In a mysterious rocky landscape, a young virgin Mary is sitting down on the floor, not on a stool.
Her body is moving — it feels like she tilts her head protecting to the baby John, who is kneeling to the left in his worship, and she feels as if she is moving him to the Christ Child to the right.
Infant Jesus blesses John, seen from behind in a complicated position, points towards John while looking at the viewer.
5. Portrait of a Man in Red Chalk
At around 60 years of age, Leonardo is commonly thought to have drawn the self-portrait in red chalk.
The red chalk of an ancient guy with lengthy wavy hair and beards has long been considered as a self-portrait and is so represented that it describes how the majority believe about the appearance of Leonardo.
4. Vitruvian Man
Vitruvian Man is one of Leonardo’s many notes he held on to during his aging years.
It comes followed by remarks in the perfect human proportions handed down in a book on 1st century BC by the Roman painter Vitruvius.
Specialty of this sketch work:
The sketch shows the hypothesis that the perfect person can combine two irreconcilable forms into a circle and a square.
Leonardo solved the idea by drawing a man in two superimposed positions — one in a carriage with his arms stretched forth, and another in a circle with his feet and arms stretched out.
The illustrations show Leonardo’s efforts to comprehend significant documents but also his willingness to broaden them.
His illustrations subsequently became most iconic, partially because of his mathematical, philosophical, and artistic combinations, which appear to have been a fitting sign of the Renaissance.
3. Salvator Mundi
Many experts noted that it represented the image of Jesus.
But other doubt about the rigid position, which was so distinctive from the typical sweeping postures observed in other Leonardo’s artworks.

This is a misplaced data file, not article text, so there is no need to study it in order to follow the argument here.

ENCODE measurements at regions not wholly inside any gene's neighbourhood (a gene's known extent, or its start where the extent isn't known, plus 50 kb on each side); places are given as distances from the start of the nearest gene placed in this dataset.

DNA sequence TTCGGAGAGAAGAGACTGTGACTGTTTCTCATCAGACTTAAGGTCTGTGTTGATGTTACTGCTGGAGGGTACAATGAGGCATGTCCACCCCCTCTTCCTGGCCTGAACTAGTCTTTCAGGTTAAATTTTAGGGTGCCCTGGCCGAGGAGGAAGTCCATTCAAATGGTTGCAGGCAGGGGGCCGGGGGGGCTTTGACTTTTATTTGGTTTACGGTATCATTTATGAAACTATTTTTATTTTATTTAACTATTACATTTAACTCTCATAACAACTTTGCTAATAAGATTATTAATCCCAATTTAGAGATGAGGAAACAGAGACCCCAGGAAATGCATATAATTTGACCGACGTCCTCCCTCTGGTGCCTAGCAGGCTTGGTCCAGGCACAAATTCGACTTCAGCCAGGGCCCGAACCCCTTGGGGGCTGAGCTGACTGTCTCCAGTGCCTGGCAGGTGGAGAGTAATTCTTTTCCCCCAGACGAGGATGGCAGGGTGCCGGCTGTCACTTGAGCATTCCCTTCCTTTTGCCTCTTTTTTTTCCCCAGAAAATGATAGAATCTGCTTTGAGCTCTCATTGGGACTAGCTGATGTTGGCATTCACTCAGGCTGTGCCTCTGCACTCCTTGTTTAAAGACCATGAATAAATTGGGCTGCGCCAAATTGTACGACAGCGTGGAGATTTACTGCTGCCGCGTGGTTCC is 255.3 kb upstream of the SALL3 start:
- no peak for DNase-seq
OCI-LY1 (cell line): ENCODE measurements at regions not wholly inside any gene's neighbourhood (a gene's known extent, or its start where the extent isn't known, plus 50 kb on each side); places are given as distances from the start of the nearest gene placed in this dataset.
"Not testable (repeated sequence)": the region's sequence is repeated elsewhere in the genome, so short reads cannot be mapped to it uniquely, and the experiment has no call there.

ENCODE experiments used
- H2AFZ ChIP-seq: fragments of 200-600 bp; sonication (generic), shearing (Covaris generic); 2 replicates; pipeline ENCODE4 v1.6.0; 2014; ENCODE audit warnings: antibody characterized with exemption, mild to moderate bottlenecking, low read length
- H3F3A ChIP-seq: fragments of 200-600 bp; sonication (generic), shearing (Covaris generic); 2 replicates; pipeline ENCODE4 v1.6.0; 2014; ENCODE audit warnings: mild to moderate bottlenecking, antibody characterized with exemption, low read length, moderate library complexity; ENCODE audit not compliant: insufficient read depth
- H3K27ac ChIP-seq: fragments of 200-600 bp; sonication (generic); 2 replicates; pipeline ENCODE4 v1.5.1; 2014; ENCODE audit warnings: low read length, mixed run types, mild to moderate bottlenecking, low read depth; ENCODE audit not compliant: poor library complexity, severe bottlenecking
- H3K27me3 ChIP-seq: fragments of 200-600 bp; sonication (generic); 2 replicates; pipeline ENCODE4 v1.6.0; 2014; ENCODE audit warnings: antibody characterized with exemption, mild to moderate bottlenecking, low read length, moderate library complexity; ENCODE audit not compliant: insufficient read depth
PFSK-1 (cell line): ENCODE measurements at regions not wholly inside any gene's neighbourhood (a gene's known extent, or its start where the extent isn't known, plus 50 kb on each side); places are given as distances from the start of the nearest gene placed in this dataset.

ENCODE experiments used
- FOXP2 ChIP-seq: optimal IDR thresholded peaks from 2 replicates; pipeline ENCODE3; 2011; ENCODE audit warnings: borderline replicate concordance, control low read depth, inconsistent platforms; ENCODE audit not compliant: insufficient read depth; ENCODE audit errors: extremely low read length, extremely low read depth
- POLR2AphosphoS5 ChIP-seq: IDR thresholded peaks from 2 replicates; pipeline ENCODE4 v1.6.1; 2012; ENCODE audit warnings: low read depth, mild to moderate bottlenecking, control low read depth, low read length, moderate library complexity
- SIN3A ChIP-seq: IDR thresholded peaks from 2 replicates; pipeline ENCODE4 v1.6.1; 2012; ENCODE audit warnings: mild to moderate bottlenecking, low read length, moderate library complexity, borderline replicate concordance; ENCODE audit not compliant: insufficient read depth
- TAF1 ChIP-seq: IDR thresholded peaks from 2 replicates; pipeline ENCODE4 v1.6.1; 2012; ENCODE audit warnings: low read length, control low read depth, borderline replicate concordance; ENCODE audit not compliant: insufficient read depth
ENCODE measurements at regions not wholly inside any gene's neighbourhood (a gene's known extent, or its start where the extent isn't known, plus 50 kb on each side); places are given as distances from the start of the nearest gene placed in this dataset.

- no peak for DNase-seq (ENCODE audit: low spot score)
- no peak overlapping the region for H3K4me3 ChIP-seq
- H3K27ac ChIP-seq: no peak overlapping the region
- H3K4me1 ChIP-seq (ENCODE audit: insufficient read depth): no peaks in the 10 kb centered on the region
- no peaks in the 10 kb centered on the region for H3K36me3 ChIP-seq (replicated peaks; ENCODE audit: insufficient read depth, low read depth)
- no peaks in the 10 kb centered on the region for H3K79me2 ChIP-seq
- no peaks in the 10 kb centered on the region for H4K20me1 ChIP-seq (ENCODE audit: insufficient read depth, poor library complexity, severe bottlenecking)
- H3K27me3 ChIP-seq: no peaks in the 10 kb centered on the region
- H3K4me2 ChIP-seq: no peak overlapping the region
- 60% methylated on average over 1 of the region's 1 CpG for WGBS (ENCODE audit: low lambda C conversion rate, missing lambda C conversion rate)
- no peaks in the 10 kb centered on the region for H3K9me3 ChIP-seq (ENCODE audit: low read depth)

A third general view is that the painting is hybrid, as Leonardo’s students did the primary color job, and the great master took the last touches.
The auctioneer further affirmed that conservators had confirmed that Leonardo made the painting of the same material that Leonardo, particularly ultramarine blue, often reserved for the rich, was a very costly, high-quality pigment.
It was concluded that a rich person hired Leonardo to make his painting.
Since that evening in November 2017, “Salvator Mundi” has not been seen in public.
Many speculate that a Saudi Prince bought the painting for $450 million for his private collection, making Salvator Mundi as the most expensive painting in the world.
The Louvre Abu Dhabi, which previously announced its appearance, postponed the grand opening last year without any explanation.
This confusion has given it the source of intense speculation.
2. The Last Supper
Ludovico Sforza, the Duke of Milan and the Patron of Leonardo during his first stay in Milan, commissioned Last Supper.
It is one of the most famous works in the world.
The painting is housed in Santa Maria Delle Grazie, a church and a convent in Milan.
Specialty of this painting:
Leonardo was fascinated by how to reveal the personality of a man in posture, speech, and gesture to show a distinctive response.
The Apostles’ positions are rising, falling, extending themselves, and intertwining as they seem to yell, shout, grieve, and debate around Jesus.
The work was soon disintegrated after Leonardo completed it, because of the experimental paint technique in which he employed tempera or öil paint on two preparatory stages.
But observers can still see this as a complex study of diverse human emotions, which can be disclosed in a clear narrative.
1. Mona Lisa
Mona Lisa (La Gioconda) is the only thing that comes into your mind when you hear “a masterpiece,” making it the most famous painting in the world all the time.
Every day, the Mona Lisa attracts thousands of visitors to the Louvre Paris Museum, many of whom are compelled by the mysterious gaze and the enigmatic smile.
Specialty of this painting:
A youthful woman’s typical image modestly dressed in a thin, dim-colored veil, and no jewelry confuses her spectators.
The simplicity of this oil on panel painting is realistic. The subject’s gently shaped features show Leonardo’s method used for modeling subtle light and shadow gradations rather than lines.
The delicately painted veil, beautifully crafted coats, and the thorough handling of folded fabric show Leonardo’s deliberate patience in recreating his observations.
The complex expression of the woman only increases the painting’s mysteriousness.
Scientists have learned why the expression of Mona Lisa looks so different from people at various times.
Art lovers and critics are puzzled by the gaze and the slight smile for centuries and debated it-or is it a grimace?
The famous Mona Lisa’s famous riddle is based on their own emotions at the time, according to new research into perception and neurology.
Mona Lisa’s smile may engage or mocking–viewers can’t find it out, because the subject is a sophisticated figure like a human being that simultaneously represents counter-characteristics.